Planning Ahead

Are you looking to leave your mark on our community?

Do you want a legacy that demonstrates what you value most?

How about knowing you made a difference in countless lives?

Consider including the Soup Kitchen of Muncie in your will or estate planning. It sounds a little grim, but estate planning means one less thing for your loved ones to worry about and ensures your voice is heard – and let’s face it: we’re all worried these days. It’s also a great option for people who are seeking some meaning and want to know they’ve made a difference in this life by passing on their values.

What Are Bequests?

Bequests are the transfers of wealth that occur upon a donor’s death. Bequests can take several forms such as:

  • Specific bequest – a certain amount of cash, securities, or property.
  • General bequest – property that is similar to all other items distributed, usually cash.
  • Percentage bequest – a stated percentage of the donor’s estate.
  • Residual bequest – all or a portion of what remains of the estate after specific and general bequests are distributed.

Besides an outright bequest, donors can also set up a trust to benefit charitable organizations during or after their lifetime, such as a charitable remainder trust or charitable lead trust.

Donors can also name one or more nonprofits as beneficiaries of an insurance policy or as the recipient of an IRA or another qualified retirement fund. In all cases, be sure to have your estate planner reach out to us in order to get the appropriate details to include in your bequest.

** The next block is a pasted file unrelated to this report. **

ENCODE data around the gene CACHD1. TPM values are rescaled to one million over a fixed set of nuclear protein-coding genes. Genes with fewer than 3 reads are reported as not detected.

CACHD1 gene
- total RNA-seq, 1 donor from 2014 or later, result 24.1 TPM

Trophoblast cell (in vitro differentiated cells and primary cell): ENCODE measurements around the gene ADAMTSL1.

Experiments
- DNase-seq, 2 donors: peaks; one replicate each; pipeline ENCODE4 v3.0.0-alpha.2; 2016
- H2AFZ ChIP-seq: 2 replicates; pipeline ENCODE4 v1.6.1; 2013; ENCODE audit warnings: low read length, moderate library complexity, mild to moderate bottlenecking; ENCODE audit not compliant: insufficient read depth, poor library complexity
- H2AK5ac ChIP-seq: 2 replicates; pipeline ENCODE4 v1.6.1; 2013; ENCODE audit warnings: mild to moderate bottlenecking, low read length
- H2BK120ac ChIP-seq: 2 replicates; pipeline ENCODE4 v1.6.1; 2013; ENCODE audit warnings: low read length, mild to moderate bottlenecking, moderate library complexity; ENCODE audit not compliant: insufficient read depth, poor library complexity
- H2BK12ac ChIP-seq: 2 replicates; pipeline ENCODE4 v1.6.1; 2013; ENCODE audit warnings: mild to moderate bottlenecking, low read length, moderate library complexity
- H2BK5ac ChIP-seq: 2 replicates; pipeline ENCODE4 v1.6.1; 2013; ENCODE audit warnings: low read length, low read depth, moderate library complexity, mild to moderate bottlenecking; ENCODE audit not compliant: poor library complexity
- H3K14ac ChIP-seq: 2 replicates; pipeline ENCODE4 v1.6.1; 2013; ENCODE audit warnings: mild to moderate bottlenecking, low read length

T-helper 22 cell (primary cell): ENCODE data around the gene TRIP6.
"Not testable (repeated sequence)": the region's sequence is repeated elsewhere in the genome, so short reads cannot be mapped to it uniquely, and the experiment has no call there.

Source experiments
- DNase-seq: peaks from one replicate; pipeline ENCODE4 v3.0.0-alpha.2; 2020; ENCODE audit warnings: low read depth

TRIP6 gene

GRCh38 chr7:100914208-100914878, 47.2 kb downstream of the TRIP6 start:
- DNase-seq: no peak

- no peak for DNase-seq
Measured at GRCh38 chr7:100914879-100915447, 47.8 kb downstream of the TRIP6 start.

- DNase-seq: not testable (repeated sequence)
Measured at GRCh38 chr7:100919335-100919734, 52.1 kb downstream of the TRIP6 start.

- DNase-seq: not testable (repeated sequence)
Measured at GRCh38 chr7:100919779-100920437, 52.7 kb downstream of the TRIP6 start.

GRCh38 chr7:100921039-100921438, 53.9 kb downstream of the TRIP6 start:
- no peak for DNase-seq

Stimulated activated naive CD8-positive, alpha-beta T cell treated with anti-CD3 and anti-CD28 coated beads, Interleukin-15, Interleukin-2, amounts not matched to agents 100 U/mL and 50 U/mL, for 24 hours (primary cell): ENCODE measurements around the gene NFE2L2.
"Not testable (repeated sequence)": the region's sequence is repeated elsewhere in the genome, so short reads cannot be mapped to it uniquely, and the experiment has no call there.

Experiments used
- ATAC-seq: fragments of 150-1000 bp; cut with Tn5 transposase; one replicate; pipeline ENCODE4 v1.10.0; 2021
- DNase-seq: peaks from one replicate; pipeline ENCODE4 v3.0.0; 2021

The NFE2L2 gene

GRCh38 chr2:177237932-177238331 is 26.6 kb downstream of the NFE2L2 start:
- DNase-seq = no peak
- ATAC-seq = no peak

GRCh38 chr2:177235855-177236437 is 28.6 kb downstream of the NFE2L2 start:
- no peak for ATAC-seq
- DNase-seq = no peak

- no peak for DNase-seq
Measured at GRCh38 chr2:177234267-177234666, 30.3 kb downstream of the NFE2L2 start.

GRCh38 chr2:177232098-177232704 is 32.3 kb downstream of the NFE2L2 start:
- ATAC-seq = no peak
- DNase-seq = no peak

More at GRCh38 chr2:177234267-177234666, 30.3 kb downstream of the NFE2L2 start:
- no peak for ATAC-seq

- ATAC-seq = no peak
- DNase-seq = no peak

How Do I Get Started?

Talk to your attorney or financial planner! There are several ways to make a charitable bequest and you’ll need to do some research to find the right fit for you and the gift you’d like to make. If you know you or your loved ones have not set up wills, consider beginning the conversation right away. Talking about death and money can be awkward for some families, but it’s such a kindness to your loved ones to clarify your wishes now.

  • If you’re a child of elderly parents, talk to your parents. Ensure they have a plan and have accessed the appropriate resources to formally make their plans. If they haven’t, help them get started by connecting them to an attorney who specializes in estate planning. Once you have your parents taken care of, start thinking about your own needs.
  • If you’re a parent, communicate with your adult children. Make sure they know what your wishes are, where to find your documents, and how to contact your attorney or financial planner. If your children are still minors, be sure to appoint guardians and inform them of your plans.

Pick a time to start the conversation when things are calm and casual. Waiting until there’s a crisis (hello, COVID-19!) or a scare may mean emotions are running high and you can’t focus on what’s most important to you. Take the time to outline your wishes and who is responsible for carrying them out. When you have these thoughts organized, it’s time to set up a meeting with your accountant and/or attorney so that everything is in place and you can get back to making the most out of every day.

If you choose to include us in your last wishes, know that we will be incredibly grateful for your gift. If you’d like more information on what your gift could do and the difference you will make to our soup kitchen, please call us to set up a time to talk with one of our Board Members.

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